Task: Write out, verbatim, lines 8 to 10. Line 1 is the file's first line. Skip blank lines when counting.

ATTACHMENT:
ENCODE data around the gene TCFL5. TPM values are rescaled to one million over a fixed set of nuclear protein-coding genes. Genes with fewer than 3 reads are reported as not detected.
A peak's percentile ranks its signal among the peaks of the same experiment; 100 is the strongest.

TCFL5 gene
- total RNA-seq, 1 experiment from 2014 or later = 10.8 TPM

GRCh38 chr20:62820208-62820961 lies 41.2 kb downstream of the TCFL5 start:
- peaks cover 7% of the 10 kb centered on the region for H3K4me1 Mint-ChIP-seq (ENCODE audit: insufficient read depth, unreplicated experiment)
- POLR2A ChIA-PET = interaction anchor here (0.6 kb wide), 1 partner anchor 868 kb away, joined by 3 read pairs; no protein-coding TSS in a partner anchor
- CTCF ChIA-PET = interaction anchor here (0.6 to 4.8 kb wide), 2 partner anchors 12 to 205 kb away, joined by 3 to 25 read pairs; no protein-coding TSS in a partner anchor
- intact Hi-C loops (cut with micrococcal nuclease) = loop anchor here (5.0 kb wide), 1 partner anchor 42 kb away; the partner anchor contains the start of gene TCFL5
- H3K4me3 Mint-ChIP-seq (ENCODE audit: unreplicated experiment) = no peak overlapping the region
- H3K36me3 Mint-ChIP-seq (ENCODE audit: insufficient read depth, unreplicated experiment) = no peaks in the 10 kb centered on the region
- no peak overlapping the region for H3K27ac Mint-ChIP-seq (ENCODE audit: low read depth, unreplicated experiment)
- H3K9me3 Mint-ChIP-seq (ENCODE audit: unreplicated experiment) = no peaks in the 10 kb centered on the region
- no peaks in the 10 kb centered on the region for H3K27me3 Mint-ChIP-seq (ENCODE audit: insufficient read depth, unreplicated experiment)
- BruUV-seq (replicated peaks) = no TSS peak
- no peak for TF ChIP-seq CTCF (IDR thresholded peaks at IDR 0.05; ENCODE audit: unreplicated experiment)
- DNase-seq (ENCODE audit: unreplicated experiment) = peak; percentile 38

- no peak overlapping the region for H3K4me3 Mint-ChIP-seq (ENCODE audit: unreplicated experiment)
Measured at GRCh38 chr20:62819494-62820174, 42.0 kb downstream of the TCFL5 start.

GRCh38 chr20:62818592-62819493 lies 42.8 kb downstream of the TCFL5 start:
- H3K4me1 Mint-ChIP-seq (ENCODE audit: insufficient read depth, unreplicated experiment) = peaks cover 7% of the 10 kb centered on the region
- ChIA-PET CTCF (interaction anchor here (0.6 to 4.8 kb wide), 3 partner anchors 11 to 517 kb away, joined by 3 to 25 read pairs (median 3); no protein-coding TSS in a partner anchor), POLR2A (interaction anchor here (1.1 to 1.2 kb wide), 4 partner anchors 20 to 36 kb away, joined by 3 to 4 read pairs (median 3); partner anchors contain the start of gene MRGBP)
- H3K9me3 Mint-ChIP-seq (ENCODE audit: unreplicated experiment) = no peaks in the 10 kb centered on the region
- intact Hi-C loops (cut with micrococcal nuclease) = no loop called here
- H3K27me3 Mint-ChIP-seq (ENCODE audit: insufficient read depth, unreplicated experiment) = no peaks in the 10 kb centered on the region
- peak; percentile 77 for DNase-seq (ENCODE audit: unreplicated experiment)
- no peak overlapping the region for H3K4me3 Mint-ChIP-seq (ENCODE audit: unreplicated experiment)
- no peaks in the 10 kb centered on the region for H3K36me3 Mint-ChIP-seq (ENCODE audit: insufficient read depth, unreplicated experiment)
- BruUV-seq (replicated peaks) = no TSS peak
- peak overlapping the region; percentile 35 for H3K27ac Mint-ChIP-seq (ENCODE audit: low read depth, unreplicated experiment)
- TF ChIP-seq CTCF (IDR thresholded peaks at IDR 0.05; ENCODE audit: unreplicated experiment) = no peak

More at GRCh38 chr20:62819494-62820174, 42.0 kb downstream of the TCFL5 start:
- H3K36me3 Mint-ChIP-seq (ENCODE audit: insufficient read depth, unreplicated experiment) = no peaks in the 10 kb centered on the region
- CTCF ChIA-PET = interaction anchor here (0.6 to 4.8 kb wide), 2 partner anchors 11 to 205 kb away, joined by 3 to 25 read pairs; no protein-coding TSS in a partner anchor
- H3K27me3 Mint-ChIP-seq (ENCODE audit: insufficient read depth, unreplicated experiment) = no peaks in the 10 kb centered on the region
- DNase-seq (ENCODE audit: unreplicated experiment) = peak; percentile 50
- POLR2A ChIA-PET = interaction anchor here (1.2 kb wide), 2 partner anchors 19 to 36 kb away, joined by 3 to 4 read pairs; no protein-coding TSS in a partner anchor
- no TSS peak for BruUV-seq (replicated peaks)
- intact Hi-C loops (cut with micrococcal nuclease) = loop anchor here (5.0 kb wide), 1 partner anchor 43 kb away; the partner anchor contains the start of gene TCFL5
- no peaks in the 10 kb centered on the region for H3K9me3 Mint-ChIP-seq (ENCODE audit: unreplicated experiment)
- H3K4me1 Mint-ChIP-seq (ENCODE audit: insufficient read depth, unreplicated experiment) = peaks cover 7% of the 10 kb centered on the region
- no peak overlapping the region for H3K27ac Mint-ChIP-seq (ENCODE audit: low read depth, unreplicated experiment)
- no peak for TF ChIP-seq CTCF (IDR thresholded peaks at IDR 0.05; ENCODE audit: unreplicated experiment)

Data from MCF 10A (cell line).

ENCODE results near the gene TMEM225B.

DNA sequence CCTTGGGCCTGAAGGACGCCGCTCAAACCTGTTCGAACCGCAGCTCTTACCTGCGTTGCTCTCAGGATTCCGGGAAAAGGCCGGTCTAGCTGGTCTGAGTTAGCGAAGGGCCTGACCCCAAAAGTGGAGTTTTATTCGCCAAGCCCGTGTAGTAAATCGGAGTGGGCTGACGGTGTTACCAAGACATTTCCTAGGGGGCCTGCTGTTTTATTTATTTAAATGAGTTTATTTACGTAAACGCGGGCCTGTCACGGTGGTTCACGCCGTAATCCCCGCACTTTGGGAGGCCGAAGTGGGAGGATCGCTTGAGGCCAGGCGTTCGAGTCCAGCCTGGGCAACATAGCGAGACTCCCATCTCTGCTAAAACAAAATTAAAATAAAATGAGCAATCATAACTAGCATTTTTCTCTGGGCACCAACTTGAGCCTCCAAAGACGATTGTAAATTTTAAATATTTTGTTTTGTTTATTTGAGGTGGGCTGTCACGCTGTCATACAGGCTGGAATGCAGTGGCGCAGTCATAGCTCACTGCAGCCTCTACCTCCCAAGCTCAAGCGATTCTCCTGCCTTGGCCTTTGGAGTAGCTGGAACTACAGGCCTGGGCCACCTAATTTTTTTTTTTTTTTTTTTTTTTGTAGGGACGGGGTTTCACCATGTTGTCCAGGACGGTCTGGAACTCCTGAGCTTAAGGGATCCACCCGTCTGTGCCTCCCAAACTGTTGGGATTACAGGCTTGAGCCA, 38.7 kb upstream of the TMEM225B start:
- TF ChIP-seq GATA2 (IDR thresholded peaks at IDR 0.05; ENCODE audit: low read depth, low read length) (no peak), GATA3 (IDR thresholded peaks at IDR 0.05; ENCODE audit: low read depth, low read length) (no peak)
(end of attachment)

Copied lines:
- CTCF ChIA-PET = interaction anchor here (0.6 to 4.8 kb wide), 2 partner anchors 12 to 205 kb away, joined by 3 to 25 read pairs; no protein-coding TSS in a partner anchor
- intact Hi-C loops (cut with micrococcal nuclease) = loop anchor here (5.0 kb wide), 1 partner anchor 42 kb away; the partner anchor contains the start of gene TCFL5
- H3K4me3 Mint-ChIP-seq (ENCODE audit: unreplicated experiment) = no peak overlapping the region